How to find out if you have long COVID, and resources for those with long COVID symptoms
The threat of severe illness from COVID-19 has dwindled since 2020, but many people — as many as 1 in 13 adults in the U.S. (7.5%) — now struggle with symptoms of long COVID, or what health professionals call the “post-acute sequalae” of COVID-19 (post-acute aftereffects of COVID-19).
In the past three years, we’ve learned more about the symptoms of long COVID, some treatments that might help, and how long these symptoms could last — but we’re far from having all the answers yet.
Meanwhile, some people with long COVID might struggle to communicate symptoms to their health care team or to find support from friends and family who don’t understand how much someone’s health can be affected long after a COVID-19 infection.
As part of The Ohio State University Wexner Medical Center’s Center to STOP COVID (Serological Testing to Improve Outcomes from Pandemic COVID-19), we conduct research to learn as much as we can about the long-term effects of COVID-19. Here are resources and other helpful information we can offer these long COVID patients.
Currently known symptoms of long COVID
Patients have helped researchers identify more than 200 symptoms affecting most areas of the body, including:
- heart and lungs (shortness of breath, cough, heart pounding)
- nervous system (difficulty concentrating or thinking, changes in taste or smell, dizziness when standing, depression, anxiety)
- digestive system (diarrhea, stomach pain, change in appetite)
- muscle and joints (pain, aches)
- overall body symptoms (fever, chills, weakness, tiredness or fatigue that interferes with daily activities)
The symptoms of long COVID can be similar to or different from the initial illness from the COVID-19 virus. Also, some of the symptoms can resemble other conditions, such as chronic fatigue syndrome and postural orthostatic tachycardia syndrome (POTS), which may make diagnosis challenging. Long COVID has been associated with the development of other long-term complications, such as diabetes, and may lead to injury of the brain, heart, lungs, kidneys or skin.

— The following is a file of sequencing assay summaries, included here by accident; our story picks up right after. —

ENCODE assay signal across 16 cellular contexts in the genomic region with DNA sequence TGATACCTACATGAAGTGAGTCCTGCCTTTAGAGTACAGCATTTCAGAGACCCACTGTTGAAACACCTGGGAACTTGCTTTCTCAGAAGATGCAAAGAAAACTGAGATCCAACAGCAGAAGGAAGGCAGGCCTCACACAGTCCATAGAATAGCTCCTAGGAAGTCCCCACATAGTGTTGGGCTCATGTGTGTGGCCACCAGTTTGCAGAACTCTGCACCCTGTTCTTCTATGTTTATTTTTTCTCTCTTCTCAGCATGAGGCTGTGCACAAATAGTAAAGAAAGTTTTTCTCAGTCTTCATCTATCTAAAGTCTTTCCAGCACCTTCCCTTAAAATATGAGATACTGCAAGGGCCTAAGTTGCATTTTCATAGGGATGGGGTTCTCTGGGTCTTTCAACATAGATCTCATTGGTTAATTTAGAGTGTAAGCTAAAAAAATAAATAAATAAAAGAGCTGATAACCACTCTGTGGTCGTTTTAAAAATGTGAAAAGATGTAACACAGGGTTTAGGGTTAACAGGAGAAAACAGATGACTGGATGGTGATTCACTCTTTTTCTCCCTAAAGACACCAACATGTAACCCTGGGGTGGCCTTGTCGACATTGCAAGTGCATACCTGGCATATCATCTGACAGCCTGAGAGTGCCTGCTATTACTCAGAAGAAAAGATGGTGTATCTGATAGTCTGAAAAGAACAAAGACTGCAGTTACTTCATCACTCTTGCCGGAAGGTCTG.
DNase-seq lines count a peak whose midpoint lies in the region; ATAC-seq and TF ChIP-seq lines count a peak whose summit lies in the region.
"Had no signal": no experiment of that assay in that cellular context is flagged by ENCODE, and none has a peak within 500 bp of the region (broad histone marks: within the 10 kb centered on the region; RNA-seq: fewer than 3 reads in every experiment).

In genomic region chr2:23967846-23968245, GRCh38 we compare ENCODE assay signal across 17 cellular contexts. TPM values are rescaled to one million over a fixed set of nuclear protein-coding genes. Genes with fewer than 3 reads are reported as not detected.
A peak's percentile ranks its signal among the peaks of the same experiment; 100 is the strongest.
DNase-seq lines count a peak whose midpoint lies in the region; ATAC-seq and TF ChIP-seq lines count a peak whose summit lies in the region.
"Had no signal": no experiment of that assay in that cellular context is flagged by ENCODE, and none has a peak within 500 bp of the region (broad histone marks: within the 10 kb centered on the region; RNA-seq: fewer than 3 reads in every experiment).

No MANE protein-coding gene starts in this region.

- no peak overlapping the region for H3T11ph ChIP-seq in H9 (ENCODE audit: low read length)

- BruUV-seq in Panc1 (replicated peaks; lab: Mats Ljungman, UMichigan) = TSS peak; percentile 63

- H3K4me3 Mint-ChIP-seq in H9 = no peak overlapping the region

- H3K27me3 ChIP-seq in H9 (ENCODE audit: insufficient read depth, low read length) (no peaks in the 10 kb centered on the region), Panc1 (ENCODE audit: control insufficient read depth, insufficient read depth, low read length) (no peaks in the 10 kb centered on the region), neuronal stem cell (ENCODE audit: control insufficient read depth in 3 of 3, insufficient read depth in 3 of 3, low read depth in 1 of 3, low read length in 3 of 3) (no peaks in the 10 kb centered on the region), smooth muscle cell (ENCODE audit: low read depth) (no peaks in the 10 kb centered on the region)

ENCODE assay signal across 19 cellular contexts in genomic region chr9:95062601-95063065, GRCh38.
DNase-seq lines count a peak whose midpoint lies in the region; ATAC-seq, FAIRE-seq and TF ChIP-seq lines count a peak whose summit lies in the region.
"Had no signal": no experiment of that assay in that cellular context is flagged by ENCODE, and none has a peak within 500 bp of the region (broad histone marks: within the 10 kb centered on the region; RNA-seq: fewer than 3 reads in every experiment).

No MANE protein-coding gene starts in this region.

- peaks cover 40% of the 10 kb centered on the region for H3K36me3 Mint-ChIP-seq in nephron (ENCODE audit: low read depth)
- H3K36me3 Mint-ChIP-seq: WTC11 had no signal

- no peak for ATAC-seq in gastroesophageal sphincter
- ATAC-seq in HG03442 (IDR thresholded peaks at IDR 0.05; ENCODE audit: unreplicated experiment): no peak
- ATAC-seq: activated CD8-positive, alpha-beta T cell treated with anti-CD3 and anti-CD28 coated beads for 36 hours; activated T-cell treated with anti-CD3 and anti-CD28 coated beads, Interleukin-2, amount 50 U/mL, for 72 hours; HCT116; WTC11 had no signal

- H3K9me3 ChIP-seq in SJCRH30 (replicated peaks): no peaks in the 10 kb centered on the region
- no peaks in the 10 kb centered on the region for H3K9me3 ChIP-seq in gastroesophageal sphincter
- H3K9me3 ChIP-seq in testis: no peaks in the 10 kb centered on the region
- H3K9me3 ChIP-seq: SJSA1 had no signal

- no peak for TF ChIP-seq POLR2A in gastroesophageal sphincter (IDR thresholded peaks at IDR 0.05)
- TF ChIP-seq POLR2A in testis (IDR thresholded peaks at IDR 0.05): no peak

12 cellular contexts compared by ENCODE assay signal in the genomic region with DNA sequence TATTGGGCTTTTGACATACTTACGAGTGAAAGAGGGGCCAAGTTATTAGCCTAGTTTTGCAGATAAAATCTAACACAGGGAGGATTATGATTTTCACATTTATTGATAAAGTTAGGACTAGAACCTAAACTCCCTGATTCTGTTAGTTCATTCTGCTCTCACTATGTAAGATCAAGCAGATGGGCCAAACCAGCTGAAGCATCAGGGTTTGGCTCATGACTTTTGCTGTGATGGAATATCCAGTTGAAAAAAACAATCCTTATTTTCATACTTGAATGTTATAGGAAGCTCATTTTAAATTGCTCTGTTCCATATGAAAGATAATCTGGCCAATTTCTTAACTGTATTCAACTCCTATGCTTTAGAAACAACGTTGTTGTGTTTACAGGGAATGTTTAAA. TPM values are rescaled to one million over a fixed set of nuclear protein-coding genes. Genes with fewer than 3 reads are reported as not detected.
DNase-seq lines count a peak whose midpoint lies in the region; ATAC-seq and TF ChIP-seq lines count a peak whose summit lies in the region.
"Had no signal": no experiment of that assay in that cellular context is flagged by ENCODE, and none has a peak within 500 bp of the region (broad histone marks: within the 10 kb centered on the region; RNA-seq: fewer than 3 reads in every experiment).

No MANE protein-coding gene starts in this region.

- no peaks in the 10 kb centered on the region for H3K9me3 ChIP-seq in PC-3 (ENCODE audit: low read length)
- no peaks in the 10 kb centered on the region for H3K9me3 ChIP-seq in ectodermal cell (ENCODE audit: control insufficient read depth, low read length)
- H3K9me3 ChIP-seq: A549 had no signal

Researchers are still learning about what is happening in the body after being infected with the virus. There are several possible explanations for long COVID, but none have been proven definitively.
After an infection appears to run its course, the virus might become active again, which could cause the symptoms of long COVID. Another possibility is that the immune system might stay active after the virus is gone, causing immune cells to release chemicals that cause inflammation and damage tissues and organs. The immune system could also make antibodies that attack the systems of the body.
How is long COVID diagnosed?
Long COVID is currently defined as symptoms that start within one to three months after SARS-CoV-2 infection and are not explained by any other diagnosis.
There is no specific test to diagnose long COVID.
Because long COVID is challenging to diagnose, a health care provider will complete a thorough health history (including any COVID-19 diagnosis, positive test results, symptoms or exposure) and examination.
When do long COVID symptoms typically start?
Most people recover from acute COVID-19 infection within several days to a few weeks, but some people might experience symptoms that do not resolve, or they develop new symptoms or experience the return of symptoms.
Long COVID is defined as symptoms that persist at least four weeks after infection with the virus. It can occur after mild or asymptomatic infection, after severe infection.